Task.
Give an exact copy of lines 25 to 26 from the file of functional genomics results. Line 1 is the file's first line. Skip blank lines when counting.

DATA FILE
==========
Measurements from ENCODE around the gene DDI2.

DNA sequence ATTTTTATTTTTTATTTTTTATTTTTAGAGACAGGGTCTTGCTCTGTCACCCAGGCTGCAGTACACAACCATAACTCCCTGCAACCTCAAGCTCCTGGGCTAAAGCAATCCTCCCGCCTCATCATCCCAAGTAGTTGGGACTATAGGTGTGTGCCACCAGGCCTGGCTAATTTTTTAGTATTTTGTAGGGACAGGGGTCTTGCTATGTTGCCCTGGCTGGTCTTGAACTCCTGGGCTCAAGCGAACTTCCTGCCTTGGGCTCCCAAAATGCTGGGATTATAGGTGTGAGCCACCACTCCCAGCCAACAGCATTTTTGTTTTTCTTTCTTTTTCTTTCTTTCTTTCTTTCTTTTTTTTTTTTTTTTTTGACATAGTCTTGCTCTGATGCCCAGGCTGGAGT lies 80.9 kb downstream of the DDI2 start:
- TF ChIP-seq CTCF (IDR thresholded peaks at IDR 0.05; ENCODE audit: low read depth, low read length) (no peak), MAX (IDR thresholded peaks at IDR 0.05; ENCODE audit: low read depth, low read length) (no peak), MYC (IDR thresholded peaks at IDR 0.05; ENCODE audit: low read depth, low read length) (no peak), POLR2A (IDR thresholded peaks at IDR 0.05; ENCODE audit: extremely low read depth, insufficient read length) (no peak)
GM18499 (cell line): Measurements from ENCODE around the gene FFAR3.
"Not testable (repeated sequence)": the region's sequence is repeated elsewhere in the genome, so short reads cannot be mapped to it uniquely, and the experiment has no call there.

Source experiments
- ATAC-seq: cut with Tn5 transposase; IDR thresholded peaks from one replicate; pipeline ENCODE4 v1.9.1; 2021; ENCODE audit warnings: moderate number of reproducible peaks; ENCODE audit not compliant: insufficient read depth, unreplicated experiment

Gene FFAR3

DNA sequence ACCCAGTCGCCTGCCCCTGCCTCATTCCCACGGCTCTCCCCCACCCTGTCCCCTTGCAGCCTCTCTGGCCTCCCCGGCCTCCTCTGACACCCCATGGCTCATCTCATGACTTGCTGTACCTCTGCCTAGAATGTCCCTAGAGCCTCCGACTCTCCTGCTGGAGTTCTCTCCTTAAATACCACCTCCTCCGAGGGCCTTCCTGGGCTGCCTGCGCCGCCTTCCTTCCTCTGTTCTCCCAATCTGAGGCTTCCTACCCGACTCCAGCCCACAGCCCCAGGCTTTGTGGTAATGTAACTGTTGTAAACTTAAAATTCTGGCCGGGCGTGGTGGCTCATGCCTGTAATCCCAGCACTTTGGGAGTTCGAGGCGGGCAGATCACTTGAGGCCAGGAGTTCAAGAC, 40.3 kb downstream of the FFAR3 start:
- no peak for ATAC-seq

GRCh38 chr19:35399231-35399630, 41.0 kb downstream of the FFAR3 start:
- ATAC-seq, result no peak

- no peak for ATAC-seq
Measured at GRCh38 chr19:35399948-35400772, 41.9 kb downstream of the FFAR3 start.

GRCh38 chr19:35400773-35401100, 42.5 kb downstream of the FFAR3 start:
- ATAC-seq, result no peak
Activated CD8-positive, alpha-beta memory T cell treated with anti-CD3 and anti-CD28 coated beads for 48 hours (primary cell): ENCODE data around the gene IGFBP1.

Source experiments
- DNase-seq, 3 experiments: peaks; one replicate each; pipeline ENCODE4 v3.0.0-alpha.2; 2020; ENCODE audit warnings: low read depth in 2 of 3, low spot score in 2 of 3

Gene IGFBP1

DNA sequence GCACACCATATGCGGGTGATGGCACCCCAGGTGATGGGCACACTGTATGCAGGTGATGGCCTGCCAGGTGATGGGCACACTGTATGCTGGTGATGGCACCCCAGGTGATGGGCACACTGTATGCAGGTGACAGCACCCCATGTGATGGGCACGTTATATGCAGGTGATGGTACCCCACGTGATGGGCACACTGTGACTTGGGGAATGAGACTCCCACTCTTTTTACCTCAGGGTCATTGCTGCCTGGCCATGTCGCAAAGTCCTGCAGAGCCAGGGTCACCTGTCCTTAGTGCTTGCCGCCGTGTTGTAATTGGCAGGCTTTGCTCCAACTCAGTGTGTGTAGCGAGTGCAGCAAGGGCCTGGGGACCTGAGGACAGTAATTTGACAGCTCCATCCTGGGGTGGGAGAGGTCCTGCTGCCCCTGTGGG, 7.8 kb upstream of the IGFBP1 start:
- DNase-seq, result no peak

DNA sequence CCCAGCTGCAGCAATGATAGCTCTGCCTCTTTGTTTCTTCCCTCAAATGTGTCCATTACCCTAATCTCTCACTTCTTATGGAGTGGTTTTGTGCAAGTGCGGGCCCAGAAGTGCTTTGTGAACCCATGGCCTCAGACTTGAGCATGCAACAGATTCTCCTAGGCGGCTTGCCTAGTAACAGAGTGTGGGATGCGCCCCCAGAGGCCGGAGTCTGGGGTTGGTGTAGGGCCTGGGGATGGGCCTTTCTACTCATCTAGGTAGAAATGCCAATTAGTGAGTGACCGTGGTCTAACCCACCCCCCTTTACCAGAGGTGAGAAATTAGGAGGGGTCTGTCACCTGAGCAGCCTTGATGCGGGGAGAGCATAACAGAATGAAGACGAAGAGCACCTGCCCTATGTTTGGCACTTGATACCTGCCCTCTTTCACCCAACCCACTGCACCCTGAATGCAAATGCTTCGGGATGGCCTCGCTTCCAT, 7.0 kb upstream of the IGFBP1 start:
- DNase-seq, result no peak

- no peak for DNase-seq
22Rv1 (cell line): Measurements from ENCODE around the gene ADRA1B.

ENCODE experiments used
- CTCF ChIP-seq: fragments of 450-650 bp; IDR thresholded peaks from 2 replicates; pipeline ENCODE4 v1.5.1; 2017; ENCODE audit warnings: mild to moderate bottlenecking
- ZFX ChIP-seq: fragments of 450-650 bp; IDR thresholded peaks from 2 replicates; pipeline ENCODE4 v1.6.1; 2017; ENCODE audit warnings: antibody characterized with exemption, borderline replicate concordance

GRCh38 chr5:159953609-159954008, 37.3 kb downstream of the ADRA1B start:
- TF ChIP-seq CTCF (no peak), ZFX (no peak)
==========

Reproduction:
- no peak for DNase-seq
22Rv1 (cell line): Measurements from ENCODE around the gene ADRA1B.